UNC School of Medicine scientists led by Nobel laureate Aziz Sancar analyzed whole-genome DNA repair in an animal over 24 hours to find which genes were repaired, where exactly, and when, laying the groundwork for a more precise use of anti-cancer drugs

For the first time, UNC School of Medicine scientists led by Nobel laureate Aziz Sancar analyzed whole-genome DNA repair in an animal over 24 hours to find which genes were repaired, where exactly, and when, laying the groundwork for a more precise use of anti-cancer drugs.

We all have tiny, protein-operated clocks inside our cells that operate based upon the 24-hour day cycle. These circadian clocks are important for the proper biological function of different organs – heart, liver, lungs, brain, skin. Yet, we don’t know exactly how they interact with other basic and crucial biology, such as DNA repair – the process our cells constantly undergo because we are perpetually bombarded with stuff that wrecks DNA. Sunlight, for instance.

The UNC School of Medicine lab of Nobel laureate Aziz Sancar works on these two fronts of circadian clock and DNA repair. Sancar’s lab developed a way to measure the repair of DNA damage caused by cisplatin – a common anti-cancer drug. And for the first time, his lab measured DNA repair after cisplatin treatment over the course of an entire 24-hour circadian cycle throughout an entire genome of a mammal.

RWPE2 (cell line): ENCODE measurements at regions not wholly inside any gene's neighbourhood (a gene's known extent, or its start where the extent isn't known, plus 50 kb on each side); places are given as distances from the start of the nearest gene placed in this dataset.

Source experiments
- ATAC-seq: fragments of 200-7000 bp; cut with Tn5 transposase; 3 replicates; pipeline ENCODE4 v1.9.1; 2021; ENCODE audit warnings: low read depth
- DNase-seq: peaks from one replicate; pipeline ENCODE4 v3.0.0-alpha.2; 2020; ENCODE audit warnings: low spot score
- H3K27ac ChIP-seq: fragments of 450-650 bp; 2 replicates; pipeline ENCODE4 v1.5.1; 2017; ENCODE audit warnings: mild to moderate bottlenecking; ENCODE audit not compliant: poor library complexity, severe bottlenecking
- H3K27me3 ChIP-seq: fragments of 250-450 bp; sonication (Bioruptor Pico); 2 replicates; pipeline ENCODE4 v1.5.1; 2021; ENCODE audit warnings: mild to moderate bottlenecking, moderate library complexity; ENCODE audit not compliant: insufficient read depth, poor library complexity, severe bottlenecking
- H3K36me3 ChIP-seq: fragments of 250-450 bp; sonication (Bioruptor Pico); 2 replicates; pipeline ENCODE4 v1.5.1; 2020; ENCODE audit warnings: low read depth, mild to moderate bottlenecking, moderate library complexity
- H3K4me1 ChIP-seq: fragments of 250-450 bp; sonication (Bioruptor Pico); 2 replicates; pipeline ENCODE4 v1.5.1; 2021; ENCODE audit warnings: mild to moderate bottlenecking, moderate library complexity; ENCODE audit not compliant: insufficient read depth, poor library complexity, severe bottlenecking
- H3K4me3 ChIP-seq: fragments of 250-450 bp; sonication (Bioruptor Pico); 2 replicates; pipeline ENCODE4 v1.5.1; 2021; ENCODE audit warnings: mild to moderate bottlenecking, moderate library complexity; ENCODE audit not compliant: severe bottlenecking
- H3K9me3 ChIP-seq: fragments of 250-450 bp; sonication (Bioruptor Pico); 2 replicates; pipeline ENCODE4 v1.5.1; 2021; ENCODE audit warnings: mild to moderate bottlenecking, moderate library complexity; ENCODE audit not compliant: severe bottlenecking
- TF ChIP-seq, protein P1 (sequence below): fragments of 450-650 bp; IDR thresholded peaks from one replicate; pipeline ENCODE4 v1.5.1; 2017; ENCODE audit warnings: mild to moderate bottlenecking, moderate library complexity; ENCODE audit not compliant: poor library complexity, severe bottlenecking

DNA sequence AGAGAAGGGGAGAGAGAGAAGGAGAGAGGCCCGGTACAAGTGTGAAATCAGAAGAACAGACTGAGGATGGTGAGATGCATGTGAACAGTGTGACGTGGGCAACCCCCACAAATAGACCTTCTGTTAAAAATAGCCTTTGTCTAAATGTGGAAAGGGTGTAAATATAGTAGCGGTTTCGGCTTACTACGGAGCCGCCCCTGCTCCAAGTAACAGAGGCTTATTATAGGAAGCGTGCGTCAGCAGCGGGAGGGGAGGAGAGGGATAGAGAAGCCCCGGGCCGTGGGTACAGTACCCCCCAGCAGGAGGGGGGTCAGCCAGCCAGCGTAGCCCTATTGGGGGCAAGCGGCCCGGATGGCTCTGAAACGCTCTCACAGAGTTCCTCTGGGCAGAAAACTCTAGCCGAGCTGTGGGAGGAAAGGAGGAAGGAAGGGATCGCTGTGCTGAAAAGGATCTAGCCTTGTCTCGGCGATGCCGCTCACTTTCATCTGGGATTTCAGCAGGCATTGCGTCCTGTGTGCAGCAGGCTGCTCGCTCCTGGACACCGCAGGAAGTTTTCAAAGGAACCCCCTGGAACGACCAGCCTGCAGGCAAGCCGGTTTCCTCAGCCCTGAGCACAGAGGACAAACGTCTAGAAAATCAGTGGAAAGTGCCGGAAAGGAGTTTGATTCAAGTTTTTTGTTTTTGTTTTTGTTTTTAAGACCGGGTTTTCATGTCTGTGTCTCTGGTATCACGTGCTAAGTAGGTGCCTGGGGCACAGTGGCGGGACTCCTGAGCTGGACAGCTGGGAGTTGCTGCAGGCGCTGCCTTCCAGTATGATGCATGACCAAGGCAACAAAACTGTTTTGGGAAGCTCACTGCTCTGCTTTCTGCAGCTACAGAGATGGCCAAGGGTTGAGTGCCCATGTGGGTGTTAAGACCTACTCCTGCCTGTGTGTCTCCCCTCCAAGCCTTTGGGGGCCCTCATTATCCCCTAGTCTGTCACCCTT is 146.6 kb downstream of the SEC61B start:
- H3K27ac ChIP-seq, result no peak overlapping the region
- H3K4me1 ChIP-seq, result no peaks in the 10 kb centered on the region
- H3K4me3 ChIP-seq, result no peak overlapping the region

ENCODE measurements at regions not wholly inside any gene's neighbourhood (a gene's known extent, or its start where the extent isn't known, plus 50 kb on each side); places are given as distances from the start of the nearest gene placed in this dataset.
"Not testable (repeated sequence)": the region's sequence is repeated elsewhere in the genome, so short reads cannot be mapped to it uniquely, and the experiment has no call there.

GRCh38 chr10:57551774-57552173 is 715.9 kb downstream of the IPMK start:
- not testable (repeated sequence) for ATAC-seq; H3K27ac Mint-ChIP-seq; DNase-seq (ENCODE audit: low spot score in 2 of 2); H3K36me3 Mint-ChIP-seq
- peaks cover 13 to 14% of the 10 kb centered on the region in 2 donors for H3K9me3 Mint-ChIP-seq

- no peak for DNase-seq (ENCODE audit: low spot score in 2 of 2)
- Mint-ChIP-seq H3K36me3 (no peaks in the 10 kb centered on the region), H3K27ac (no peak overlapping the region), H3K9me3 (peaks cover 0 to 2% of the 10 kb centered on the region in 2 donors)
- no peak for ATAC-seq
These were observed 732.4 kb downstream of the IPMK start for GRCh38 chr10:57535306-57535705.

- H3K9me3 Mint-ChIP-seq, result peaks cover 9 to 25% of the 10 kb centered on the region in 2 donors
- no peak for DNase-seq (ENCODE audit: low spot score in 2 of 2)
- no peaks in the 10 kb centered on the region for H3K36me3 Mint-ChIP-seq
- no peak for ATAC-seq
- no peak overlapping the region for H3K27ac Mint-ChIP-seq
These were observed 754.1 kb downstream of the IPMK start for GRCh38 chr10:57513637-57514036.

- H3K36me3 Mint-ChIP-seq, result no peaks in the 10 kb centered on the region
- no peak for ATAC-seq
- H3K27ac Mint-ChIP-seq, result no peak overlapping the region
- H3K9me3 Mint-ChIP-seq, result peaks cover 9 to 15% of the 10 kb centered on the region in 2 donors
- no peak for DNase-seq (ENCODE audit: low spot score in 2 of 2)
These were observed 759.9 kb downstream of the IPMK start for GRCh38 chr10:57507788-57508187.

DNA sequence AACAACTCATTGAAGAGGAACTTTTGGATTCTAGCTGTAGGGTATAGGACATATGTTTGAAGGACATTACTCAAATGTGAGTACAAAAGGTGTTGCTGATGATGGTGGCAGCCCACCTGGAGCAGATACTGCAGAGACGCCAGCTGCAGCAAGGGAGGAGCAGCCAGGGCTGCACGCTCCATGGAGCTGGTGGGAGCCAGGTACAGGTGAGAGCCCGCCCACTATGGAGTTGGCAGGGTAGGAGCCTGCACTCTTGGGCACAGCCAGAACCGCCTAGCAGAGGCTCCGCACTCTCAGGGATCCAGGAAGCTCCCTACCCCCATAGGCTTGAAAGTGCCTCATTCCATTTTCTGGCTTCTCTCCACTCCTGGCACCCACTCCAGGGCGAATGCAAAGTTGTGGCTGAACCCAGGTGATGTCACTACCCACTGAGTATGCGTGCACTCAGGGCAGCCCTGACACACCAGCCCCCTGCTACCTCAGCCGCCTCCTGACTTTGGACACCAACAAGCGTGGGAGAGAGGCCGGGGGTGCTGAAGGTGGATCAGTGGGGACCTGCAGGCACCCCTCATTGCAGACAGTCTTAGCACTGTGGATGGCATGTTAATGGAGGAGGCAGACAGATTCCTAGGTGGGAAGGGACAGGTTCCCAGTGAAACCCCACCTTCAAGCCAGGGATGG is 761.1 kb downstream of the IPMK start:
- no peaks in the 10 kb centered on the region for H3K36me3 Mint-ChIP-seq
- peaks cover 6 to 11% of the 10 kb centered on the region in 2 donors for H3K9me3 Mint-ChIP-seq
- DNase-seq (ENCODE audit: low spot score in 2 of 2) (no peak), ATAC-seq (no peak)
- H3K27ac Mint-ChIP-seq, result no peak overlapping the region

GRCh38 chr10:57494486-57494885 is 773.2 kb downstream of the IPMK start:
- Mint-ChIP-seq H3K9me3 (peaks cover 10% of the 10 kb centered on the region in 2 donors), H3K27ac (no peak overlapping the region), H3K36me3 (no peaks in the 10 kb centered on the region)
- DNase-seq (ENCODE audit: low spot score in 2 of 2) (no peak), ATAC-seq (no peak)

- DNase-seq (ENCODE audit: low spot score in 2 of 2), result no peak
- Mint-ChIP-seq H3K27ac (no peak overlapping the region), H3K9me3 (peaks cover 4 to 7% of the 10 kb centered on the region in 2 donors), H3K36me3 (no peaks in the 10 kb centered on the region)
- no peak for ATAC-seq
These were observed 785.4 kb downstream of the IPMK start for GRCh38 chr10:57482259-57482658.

Published in the Proceedings of the National Academy of Sciences, the researchers found what sites in the genome were repaired, what specific genes were repaired, and when.

“We found there are close to 2,000 genes, different parts of which are repaired at different times of day, depending on the gene,” said Sancar, senior author and the Sarah Graham Kenan Distinguished Professor of Biochemistry and Biophysics. “We believe understanding these circadian patterns and kinetics throughout the genome and in various organs will help us discover and develop better treatment regimens for people with cancer.”

Cisplatin is a short-term intravenous chemotherapy to treat solid malignancies, including lung cancer, testicular cancer, head and neck cancer, ovarian cancer, lymphomas, bladder cancer, cervical cancer, and germ cell tumors. Used against nearly 50 percent of solid tissue cancers, cisplatin kills cancer cells by binding to particular parts of the cancer cell’s DNA. But cisplatin is toxic to the kidneys, liver, and nervous system – including the brain. These side effects limit the drug’s usefulness.

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Originally published May 9, 2018.

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